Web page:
Tale of Two Septembers
2001: Dark green bags, zippered mouths gaping open, mar the order of our living room floor, and our lives. Military families know those bags – the ones that have to be packed and ready to go at all times. In more peaceful days they were forgotten, stacked on top of some boxes in our garage. Now they’re spilled out on the floor, demanding our attention, like the news footage from New York, Washington and Pennsylvania.
My husband scrutinizes the scattered contents. T-shirts, camouflage gear, gas mask and other necessities strewn in a wide circle. One bag has a small American flag clinging by one corner. Stapled to the canvas as an afterthought, it is a reminder of another war more than ten years ago. In the peace of those years, it was easy to forget what is again clear to us. Life is uncertain.
Our children troop downstairs for breakfast and stop short when they see the bags. “Where’s Daddy going?” they ask. Collapsed skyscrapers and crashed planes hundreds of miles away were too distant to change the order of their lives. The sight of the green bags brings events home to them, and to me, but no one can answer all their questions. We can only tell them life is uncertain, but God is not.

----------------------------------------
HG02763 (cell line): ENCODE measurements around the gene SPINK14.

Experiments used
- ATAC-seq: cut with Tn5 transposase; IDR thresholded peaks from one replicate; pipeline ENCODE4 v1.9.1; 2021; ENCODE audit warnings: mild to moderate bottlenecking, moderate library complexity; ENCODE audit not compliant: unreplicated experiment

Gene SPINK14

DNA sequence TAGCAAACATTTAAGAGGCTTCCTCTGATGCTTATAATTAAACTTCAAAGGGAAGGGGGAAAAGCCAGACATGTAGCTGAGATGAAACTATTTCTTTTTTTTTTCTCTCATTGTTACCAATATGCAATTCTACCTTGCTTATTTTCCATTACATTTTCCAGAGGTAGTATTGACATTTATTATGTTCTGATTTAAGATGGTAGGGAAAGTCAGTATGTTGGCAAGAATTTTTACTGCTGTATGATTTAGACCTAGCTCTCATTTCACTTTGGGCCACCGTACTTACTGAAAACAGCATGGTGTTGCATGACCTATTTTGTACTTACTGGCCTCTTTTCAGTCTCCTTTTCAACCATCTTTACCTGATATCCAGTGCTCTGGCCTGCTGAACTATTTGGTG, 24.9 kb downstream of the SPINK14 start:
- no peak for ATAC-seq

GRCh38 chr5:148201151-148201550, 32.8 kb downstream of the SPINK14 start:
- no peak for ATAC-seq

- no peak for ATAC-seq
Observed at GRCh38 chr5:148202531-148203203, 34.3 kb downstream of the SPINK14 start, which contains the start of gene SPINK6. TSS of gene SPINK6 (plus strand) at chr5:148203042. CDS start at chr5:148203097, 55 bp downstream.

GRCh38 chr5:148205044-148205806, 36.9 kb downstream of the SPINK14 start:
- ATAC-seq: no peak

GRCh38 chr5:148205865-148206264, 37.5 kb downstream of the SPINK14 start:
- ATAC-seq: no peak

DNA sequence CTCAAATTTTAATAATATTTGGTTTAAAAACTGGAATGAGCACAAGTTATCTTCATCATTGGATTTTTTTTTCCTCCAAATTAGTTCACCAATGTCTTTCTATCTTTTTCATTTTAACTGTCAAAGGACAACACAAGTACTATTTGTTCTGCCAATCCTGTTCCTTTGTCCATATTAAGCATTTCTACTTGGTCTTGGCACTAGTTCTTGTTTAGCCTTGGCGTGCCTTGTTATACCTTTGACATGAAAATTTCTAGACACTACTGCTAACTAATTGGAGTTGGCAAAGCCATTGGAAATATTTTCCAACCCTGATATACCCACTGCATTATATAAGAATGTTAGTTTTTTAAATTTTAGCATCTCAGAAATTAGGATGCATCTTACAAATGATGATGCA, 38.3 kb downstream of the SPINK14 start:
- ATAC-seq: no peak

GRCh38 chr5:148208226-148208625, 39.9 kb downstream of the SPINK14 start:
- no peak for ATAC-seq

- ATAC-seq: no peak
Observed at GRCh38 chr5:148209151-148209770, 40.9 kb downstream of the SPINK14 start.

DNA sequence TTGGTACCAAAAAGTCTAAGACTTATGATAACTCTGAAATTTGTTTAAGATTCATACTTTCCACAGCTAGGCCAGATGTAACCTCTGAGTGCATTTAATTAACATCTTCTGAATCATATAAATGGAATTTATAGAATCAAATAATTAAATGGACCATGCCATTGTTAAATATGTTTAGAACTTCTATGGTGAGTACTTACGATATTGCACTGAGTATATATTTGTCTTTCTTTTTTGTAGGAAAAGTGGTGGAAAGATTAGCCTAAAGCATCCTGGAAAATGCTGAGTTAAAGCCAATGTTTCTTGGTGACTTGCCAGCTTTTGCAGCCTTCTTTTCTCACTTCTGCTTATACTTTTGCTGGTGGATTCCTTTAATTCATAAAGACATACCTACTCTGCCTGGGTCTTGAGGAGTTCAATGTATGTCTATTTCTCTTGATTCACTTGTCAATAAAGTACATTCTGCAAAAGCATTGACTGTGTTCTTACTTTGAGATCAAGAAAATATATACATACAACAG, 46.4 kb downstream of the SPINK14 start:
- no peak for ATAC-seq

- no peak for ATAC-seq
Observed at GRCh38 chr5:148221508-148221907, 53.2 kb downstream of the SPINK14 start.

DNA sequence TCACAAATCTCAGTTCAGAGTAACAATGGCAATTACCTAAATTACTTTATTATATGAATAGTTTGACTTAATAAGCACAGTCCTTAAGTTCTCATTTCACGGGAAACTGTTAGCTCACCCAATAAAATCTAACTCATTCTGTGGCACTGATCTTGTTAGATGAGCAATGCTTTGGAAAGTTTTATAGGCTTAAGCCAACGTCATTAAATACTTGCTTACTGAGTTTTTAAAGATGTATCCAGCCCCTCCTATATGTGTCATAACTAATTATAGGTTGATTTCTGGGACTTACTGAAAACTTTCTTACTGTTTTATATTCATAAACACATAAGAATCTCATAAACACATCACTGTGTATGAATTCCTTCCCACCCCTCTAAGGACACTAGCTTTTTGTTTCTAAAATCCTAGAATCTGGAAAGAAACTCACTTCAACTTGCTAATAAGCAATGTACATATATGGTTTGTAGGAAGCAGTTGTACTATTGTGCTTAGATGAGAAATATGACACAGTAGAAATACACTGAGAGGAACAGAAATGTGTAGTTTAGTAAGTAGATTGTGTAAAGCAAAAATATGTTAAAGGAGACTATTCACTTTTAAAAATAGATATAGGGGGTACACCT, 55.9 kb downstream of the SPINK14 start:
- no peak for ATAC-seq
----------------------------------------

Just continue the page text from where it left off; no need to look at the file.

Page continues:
2005: Dark green bags, zipped up and piled on the luggage cart, signal another September departure. The flag is still flying on one bag. I’m glad I sewed it on.
On the way to the airport we take two of our children for their first day of school. The youngest stays with me. As I drive away from the terminal, I feel I have said goodbye a hundred times. In the back seat my son is quiet, until he asks what we’ve already answered: “How long will Dad be gone?”
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